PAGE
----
Tag Archives: Monique Bosch

Thanksgiving Feast Is On The Marc

It’s one of Westport’s greatest traditions: the Community Thanksgiving Day Feast.

For decades, it’s happened organically. Members of the sponsoring Saugatuck Congregational Church — and many others — sign up to bring food, or help elsewhere. Over 200 people show up, alone and with families. There’s music, fellowship and fun.

Every year, many hands help create Westport’s Community Thanksgiving Feast.

Sometimes there are tweaks. Sign-up Genius now makes it easier to assign tasks. When a fire rendered Saugatuck Church unusable, Christ & Holy Trinity stepped into the breach.

Last year brought a big change. Marc Weber and Anthony Miami took over the turkeys.

Plus the stuffing, gravy, potatoes, salads, vegetables, desserts — everything about the meal from, well, soup to nuts.

They were not simply volunteers. Weber owns OnTheMarc Catering. Miami is executive chef of the Inn at Longshore.

These guys are pros.

Marc Weber

Five years ago Weber — a Culinary Institute of America graduate who began as a private chef, then grew his business to include clients like the Warehouse at FTC, Audubon Greenwich and Hudson Loft — partnered with the Longshore Inn.

He works all over Fairfield County, Westchester and New York City. But he lives in Westport.

And he wants to give back.

He’s on the board of an organization that helps local families find volunteer opportunities. At Longshore, he works with non-profits like Sunrise Rotary and Tiny Miracles.

His mother — a philanthropic adviser — emphasized the importance of “skills-based” volunteerism: contributing not just money, but talent and expertise.

Last year for the first time, Dan Levinson and Monique Bosch of Main Street Resources coordinated Westport’s Thanksgiving Feast. They asked Weber to help. He and Miami fed nearly 300 people, at very low cost.

“We know how to do it,” Weber says simply.

This year (Thursday, November 28, 11 a.m. to 2 p.m.), they’ll do it again.

Once again, they’re doing it gladly.

“I was so impressed by the number of families who volunteered,” Weber says of last year’s event. The first selectman helped serve. High school kids transported food from the Inn.”

That’s right: Now, the food is cooked off-site. It’s a big step up from the former potluck-type planning.

The annual Interfaith Thanksgiving Feast draws hundreds of people.

Of course, Weber and Miami can’t do it all alone. Westport Rotary, the Senior Center, Gillespie Center, Homes with Hope, the Unitarian Church, United Methodist Church, Bedford Middle School and Coleytown Elementary School all participate.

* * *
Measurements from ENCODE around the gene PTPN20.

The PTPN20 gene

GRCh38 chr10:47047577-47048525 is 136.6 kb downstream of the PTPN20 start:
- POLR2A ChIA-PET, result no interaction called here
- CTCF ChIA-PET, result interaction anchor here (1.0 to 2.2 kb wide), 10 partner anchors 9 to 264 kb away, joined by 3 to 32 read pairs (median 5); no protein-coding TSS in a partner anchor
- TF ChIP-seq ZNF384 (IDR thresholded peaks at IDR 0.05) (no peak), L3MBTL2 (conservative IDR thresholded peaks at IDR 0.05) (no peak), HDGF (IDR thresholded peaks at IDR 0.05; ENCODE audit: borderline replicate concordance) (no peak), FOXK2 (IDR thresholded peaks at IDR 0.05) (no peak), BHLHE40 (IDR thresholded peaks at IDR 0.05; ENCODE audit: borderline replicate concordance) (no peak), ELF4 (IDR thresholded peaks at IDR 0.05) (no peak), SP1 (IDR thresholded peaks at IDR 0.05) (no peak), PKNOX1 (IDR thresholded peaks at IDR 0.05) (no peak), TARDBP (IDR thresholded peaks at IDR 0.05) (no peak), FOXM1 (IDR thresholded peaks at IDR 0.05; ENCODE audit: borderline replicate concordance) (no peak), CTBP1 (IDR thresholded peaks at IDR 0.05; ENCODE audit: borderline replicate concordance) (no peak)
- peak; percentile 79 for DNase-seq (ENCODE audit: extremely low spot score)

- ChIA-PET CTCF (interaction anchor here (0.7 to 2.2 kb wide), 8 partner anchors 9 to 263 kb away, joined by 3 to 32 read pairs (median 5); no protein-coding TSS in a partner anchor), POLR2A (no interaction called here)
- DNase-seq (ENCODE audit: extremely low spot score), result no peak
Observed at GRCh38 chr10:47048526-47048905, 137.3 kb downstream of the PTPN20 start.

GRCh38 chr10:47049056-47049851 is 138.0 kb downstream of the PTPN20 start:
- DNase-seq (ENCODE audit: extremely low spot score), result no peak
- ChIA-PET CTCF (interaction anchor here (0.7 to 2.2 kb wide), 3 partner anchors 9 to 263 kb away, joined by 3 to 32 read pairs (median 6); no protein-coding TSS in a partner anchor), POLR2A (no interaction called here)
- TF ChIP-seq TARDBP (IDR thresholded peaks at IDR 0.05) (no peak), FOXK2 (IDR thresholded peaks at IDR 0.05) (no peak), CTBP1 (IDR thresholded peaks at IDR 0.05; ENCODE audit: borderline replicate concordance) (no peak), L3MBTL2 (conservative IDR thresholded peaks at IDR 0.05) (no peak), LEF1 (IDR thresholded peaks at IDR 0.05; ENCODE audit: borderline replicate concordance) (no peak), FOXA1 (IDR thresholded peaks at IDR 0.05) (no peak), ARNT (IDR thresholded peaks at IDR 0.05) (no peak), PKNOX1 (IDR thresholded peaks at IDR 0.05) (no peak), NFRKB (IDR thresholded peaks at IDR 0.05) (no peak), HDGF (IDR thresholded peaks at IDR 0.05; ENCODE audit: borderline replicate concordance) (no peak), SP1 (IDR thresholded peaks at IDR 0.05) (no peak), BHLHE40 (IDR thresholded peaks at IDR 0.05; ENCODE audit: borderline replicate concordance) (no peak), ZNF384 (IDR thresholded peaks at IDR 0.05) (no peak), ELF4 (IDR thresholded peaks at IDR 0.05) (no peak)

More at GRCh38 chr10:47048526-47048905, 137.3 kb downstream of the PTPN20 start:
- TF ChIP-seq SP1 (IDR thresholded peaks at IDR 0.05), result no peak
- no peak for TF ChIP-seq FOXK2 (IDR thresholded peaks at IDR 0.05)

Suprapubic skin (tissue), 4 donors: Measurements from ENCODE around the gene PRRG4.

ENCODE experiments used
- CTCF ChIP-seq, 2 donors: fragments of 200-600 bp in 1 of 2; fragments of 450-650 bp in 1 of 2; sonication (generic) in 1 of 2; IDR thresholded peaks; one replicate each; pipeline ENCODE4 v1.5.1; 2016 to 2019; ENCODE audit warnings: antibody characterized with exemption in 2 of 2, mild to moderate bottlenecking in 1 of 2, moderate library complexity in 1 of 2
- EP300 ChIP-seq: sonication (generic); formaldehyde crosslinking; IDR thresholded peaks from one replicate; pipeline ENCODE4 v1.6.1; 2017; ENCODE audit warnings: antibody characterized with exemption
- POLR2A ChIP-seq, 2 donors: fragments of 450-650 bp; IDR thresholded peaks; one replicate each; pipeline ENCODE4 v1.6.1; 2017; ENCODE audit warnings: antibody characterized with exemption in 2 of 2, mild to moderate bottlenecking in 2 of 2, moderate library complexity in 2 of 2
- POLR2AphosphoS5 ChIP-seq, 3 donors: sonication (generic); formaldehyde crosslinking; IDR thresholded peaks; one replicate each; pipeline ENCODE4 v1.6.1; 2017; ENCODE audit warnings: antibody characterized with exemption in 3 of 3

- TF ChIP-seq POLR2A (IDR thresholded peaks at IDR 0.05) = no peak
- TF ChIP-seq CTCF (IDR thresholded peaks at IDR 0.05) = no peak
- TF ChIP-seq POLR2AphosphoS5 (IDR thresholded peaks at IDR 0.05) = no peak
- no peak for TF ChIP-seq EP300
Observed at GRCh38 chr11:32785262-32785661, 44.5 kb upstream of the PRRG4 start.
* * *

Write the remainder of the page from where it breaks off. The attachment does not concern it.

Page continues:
So do over 80 volunteers. They decorate, set up, greet, serve, clean up, even drive attendees who need transportation.

Monique and Dan hope for the usual donations of turkeys from Stew Leonard’s, pies from Temple Israel,  bread from Sono Bakery and s’mores from Westport Boy Scouts. Other generous donations traditionally include floral arrangements from Westport Garden Club and greeting cards from Coleytown Middle School,

Somehow, it all comes together. It’s a true community feast.

But now the turkey and trimmings are prepared by true pros.

(To volunteer at Westport’s Community Thanksgiving Day Feast, click here. If you need a ride, call the Saugatuck Church: 203-227-1261. For more information, call Monique Bosch: 203-858-8829.)

GVI Expands Beyond Its Roots

Remember the Green Village Initiative?

Ten years ago Dan Levinson, Monique Bosch and a group of passionate Westporters founded the organization. They restored the Wakeman Town Farm and Sustainability Center, established edible gardens in schools, and launched a film and lecture series throughout Fairfield County.

Today WTF is thriving. The schools gardens in Bridgeport used lesson plans created by Sacred Heart University that tie into the curriculum.

GVI got its start at Wakeman Town Farm.

And 10 years later, GVI is now Bridgeport-based. Its mission is more focused: to grow food, knowledge, leadership and community through urban gardening and farming, creating a more just food system.

GVI believes that economic development is fostered when a community has the ability to grow, sell and purchase the food it chooses to, conveniently.

With 3 full-time employees, paid interns and summer Bridgeport student employees, GVI grows, sells and donates over 5,000 pounds of fresh, organic produce each year. More than 200 families grow their own food at community gardens, and 0ver 500 students seed, maintain and harvest their school gardens.

A new Urban Farmer Training Program — launched with the University of Connecticut — helps gardeners grow food. The group — including Westporter Cornelia Olsen — is now a vendor at Bridgeport farmers’ markets.

Other Westporters have worked hard to make this happen too. Every year hundreds rebuild and clean gardens, and farm with the GVI team.

Volunteers include Staples High School interns, Staples Service League of Boys (SLOBS) student and parents, and Builders Beyond Borders.

Westporters and Bridgeporters work together with GVI.

In addition, Westport League of Women voters members join GVI board member Pippa Bell Ader and her friends, coordinating annual Bridgeport elementary school trips to Reservoir Community Farm.

Those volunteers and supporters were honored the other day, at a party at Patagonia in Westport. Local law firms Cohen and Wolf and Berchem Moses were key sponsors.

Next up: a “Harvest Bits & Booze” fundraiser November 13 (6 to 9 p.m., Read’s Art Space, 1042 Broad Street, Bridgeport).

Trattoria ‘A Vucchella caters, with meat and vegetables from Connecticut farms. All proceeds go to GVI’s programs. Click here for tickets and more information.

A lot has blossomed over the past 10 years. Congratulations to GVI, as it celebrates a decade of growth!